The Royal College of Nursing has voiced concern following the publication of NHS England’s Workforce Race Equality Standard (WRES). The report identified that Black and Minority Ethnic (BME) nurses and midwives are significantly underrepresented at senior manager levels and at higher pay bands.
Additionally white shortlisted job applicants are 1.6 times more likely to be appointed while BME staff are 1.37 times more likely to enter the formal disciplinary process in comparison to white staff.
NHS trusts working with the RCN Cultural Ambassador Programme were shown to have performed well against the equality standards.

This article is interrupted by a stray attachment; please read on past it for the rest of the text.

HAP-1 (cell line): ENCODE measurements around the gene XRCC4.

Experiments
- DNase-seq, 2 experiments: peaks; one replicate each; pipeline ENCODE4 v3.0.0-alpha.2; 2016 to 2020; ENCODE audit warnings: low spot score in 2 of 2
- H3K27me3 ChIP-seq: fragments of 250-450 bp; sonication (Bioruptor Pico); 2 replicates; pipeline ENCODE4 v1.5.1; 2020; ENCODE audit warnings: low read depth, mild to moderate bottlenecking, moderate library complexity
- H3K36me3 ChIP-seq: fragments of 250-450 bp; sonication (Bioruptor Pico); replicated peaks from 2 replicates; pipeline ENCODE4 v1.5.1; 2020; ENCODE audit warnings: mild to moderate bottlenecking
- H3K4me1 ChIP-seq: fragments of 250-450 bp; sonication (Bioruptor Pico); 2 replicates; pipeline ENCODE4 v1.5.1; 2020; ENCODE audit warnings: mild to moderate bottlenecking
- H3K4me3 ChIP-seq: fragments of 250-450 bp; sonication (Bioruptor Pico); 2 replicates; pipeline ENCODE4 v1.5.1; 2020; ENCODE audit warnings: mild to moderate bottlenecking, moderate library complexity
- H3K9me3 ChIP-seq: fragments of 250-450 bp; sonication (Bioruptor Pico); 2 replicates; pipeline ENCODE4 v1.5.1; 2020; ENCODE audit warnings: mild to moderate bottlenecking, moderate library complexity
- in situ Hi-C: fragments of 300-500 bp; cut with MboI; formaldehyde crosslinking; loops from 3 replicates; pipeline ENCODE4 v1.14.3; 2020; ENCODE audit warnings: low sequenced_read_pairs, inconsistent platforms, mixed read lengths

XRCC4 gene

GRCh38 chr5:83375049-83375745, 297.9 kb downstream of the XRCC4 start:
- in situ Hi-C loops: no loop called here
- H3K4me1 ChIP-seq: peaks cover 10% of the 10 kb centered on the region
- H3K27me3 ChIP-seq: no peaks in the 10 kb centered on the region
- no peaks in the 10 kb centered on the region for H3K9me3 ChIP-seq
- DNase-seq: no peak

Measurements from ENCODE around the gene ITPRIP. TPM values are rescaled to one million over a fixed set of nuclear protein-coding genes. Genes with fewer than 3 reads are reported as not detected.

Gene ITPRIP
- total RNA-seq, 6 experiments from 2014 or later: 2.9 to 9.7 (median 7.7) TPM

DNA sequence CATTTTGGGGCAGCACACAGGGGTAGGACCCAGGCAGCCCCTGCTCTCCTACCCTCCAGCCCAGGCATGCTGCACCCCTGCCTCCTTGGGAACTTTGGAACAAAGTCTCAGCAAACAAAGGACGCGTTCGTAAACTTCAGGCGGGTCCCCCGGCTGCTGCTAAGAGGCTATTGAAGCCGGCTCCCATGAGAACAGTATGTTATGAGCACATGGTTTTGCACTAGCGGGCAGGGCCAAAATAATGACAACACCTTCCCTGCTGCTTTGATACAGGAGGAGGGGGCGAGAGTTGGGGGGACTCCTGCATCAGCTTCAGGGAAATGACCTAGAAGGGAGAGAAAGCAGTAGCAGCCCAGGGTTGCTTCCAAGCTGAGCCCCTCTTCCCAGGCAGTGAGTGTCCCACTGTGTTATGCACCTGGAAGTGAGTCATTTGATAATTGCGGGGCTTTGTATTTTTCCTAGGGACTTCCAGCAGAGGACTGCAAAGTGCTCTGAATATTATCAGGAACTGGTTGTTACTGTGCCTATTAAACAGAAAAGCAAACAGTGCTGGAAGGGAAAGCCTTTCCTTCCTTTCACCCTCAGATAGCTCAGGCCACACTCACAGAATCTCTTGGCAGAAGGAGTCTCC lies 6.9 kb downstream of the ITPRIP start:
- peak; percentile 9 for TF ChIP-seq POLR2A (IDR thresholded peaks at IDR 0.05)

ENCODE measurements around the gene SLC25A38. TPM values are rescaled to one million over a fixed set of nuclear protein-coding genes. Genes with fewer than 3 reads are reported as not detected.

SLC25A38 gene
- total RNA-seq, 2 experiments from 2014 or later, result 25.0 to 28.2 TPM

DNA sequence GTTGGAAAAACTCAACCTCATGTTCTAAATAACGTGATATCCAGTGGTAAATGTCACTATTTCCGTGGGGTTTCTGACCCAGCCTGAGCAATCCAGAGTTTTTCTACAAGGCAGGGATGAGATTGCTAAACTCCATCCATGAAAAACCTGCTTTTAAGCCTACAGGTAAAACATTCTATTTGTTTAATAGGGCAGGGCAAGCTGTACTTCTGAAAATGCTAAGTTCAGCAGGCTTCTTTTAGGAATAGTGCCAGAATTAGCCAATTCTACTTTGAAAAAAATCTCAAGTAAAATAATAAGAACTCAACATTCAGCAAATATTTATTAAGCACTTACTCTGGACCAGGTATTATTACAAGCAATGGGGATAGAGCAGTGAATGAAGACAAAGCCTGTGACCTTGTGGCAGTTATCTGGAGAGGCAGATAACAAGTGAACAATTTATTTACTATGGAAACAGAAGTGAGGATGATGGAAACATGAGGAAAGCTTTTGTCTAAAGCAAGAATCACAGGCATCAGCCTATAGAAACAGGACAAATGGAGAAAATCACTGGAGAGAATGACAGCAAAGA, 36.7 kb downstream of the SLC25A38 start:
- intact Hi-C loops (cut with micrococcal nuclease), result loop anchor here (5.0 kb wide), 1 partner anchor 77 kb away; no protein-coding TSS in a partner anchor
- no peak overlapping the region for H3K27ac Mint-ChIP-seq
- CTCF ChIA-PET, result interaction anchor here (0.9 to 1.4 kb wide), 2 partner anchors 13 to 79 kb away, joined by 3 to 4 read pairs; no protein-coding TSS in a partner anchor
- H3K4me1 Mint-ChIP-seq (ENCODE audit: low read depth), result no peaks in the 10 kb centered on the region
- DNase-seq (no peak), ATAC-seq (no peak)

Working directly with employers to tackle racism and improve performance, the programme uses tactics such as placing trained BME staff onto investigations and disciplinary panels involving BME members of staff.
Commenting on the findings, Tom Sandford, England Director of the Royal College of Nursing, said: “There can be no room for racism across the health and social care sector and certainly no place for it within the nursing profession.
“This report is further evidence of the damaging impact of discrimination on the careers of BME nurses and health care support workers. Across England they have less chance of being shortlisted, accessing career development training and are more likely to be formally disciplined than their white colleagues.
“When there is racial inequality in the workplace it can affect patient care – it is now time for employers to take robust action to address this systemic problem across the sector.”